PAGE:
Spectators packed the Pentagon briefing room yesterday to see Defense Secretary Donald H. Rumsfeld fight the insurgents -- mano a mano.

His foes were not the bloodthirsty killers in Iraq -- he leaves that part to the military professionals -- but domestic antagonists with names such as Gallup, Ipsos, Pew and Zogby. These polls, and the media outlets that report them, show the public turning against the U.S.-led war in Iraq, and Rumsfeld is running a counterinsurgency.

"Lasting progress and achievements do not come from reacting to headlines or chasing mercurial opinion polls," he lectured at the Pentagon briefing.

"You see polls go up and down, and if you start chasing polls, you're going to get seasick," he told "Fox News Sunday" the day before. NBC's "Meet the Press" got a nearly identical formulation: "Polls go up, they go down, if you try to chase them, I think it's a mistake."

Speaking last week on a Philadelphia radio show, Rumsfeld shared one historian's view that "if the Revolutionary War had been covered the way we're covering this war and people had seen how difficult the conditions are and how badly things were run . . . people would have tossed it in."

That, of course, is difficult to verify -- American independence came a century and a half before polls and television -- but Rumsfeld is running with it. At yesterday's briefing at the Pentagon, he couldn't have been any more obvious about it if he entered the room wearing a tricorn hat and playing a fife.

"It's easy to forget that those early patriots faced monumental difficulties as they sought to overcome an array of failures and obstacles, but they had the vision and the courage to persevere," Rumsfeld said, before comparing the American revolutionaries to the Iraqis.

If the secretary of defense is on the defensive, it's no surprise. The administration is clearly concerned by the polls showing majorities of Americans think the war has not been worth the cost. A Washington Post-ABC News poll released yesterday finds that, for the first time, a majority think they were misled by President Bush before the war.

That's why Bush has scheduled his prime-time speech for tonight from Fort Bragg, and why Rumsfeld and his generals have given a flurry of interviews and public appearances over the past week. They've got a tough challenge: Because the administration has said there will be no change in the Iraq policy, the only rhetoric at its disposal is repetition of old arguments.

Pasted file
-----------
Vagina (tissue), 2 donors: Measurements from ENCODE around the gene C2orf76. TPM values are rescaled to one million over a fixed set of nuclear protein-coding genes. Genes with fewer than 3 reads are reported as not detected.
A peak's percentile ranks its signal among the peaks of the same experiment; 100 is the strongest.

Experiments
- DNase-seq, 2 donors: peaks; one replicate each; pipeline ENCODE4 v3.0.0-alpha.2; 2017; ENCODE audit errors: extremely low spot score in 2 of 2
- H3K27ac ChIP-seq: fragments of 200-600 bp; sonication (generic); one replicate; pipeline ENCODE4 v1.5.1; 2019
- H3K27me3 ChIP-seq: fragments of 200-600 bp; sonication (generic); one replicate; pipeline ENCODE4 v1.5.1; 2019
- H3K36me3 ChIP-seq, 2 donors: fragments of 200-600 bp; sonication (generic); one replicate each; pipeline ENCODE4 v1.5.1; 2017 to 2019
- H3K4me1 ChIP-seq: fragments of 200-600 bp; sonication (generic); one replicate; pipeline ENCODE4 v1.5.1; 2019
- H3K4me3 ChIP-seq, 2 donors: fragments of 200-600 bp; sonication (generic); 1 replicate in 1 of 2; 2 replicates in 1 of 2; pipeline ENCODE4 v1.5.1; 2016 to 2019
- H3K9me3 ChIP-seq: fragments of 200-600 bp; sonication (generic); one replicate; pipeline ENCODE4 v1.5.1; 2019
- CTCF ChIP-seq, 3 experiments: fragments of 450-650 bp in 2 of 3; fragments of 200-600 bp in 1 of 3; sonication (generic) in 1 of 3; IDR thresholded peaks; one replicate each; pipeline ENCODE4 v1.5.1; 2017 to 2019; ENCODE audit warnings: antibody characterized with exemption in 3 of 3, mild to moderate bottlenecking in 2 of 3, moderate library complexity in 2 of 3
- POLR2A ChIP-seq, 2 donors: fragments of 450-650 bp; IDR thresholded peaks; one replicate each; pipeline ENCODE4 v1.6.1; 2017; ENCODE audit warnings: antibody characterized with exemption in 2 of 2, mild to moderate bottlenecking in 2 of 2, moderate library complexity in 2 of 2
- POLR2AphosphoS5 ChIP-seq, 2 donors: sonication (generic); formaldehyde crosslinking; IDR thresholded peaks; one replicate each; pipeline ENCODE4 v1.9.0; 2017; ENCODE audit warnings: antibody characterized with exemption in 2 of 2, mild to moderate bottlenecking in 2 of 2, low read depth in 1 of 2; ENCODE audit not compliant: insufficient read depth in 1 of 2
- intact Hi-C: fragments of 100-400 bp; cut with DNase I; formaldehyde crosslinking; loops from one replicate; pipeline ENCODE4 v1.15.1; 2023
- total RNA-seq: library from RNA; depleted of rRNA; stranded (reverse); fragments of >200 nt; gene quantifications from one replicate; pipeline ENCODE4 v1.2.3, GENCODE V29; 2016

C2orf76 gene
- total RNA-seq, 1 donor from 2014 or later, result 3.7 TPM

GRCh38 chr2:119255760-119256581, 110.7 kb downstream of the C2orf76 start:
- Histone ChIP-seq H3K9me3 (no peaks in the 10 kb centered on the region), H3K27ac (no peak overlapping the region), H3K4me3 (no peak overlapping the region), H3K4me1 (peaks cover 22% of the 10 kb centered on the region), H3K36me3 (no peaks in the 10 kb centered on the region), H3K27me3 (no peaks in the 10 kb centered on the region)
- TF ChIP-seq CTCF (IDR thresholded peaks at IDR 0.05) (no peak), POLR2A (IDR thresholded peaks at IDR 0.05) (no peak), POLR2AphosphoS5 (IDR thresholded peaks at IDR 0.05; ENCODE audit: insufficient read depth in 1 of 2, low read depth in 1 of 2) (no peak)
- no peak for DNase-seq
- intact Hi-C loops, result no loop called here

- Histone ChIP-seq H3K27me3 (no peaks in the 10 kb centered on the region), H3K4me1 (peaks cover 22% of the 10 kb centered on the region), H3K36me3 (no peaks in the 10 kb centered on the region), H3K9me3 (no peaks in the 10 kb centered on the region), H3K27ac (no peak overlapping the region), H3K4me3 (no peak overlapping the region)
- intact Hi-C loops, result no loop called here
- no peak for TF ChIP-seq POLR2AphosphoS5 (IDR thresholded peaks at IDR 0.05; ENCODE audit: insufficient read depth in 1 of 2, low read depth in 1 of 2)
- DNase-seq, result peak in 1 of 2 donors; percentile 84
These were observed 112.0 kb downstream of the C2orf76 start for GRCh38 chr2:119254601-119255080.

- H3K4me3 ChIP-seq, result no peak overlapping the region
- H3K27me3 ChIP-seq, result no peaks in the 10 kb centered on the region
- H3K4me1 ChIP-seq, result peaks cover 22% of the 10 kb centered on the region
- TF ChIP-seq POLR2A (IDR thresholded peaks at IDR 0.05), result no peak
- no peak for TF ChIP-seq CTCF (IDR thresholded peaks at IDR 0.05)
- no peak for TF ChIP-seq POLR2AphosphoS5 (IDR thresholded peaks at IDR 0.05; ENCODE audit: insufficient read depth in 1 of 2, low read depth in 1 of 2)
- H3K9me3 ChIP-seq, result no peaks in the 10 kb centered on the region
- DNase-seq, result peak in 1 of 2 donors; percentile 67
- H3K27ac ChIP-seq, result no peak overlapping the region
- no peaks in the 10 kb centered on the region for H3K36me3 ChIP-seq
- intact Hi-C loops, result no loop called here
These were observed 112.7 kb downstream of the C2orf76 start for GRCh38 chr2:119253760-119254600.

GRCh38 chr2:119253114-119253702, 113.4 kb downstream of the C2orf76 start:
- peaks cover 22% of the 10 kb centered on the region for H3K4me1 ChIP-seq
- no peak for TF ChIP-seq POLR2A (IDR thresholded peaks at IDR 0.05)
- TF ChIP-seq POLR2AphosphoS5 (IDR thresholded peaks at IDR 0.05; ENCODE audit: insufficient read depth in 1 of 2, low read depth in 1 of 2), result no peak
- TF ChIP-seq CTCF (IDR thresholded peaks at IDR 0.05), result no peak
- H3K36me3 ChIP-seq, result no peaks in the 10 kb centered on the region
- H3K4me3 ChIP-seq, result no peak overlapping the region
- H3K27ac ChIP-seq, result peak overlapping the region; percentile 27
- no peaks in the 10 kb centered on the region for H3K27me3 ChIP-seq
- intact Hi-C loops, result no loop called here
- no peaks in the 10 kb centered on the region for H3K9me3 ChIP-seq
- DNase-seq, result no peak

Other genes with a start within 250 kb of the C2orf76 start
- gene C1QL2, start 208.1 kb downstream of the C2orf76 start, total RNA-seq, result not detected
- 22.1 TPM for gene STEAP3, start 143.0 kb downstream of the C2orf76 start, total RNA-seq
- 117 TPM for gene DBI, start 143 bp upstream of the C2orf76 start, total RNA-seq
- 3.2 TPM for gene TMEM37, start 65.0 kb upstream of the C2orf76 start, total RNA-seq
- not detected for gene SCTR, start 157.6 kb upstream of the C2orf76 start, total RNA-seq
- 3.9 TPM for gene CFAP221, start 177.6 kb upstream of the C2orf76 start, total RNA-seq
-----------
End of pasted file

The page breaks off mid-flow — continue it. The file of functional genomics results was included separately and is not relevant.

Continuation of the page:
The result is a somewhat muddled message: Attack the polls, or cite them? Attack the skeptics, or persuade them?

Yesterday, only moments after Rumsfeld denounced "mercurial" polls, his fellow briefer, George W. Casey Jr., the top general in Iraq, observed: "Recent polls confirm that Iraqis are confident in their government and their security forces," he said. The juxtaposition was even worse Sunday; Rumsfeld, in the same interview denouncing polls, suggested looking "at the polling data on the confidence that the Iraqi people have for the Iraqi security forces."

Even at a time when it's important for him to make friends and influence the public, Rumsfeld seemed unable to hide his disdain for those who question him. Asked about foreign fighters in Iraq, Rumsfeld began by informing his listeners that "the Iraqi government has a neighbor called Syria." He wouldn't talk about confronting Syria because the Pentagon doesn't make those decisions -- "as you know."

He used a question about talks with insurgents to call media reports "overblown" and "imagination running wild." When a questioner tried to press him on the rising death toll, he cut her off, saying: "Wait a minute. We're not going to go that way. There's too much yelling, and not enough hands." When another reporter tried calling out an Iraq question, Rumsfeld replied, with a pained grin: "Why don't we try and do this in an orderly way, just for the dickens?" He then called on a reporter who invariably asks about India.

Casey, by contrast, skipped the invective and concentrated on making a powerful case. He pointed out that weekly attacks have dropped to below 500 from more than 700 before the election. "The troops are kind of scratching their heads, wondering why there is such a large disconnect between what they are seeing on the ground every day and [pessimistic] statements . . . back here," he said.

But while the general opted for persuasion, Rumsfeld spent more time quarreling with his questioners. Finally, a CNN correspondent registered a question by calling out for "a point of clarification -- since we seem to be operating under Robert's Rules of Order."

Rumsfeld shot back: "What would you prefer, a free-for-all?"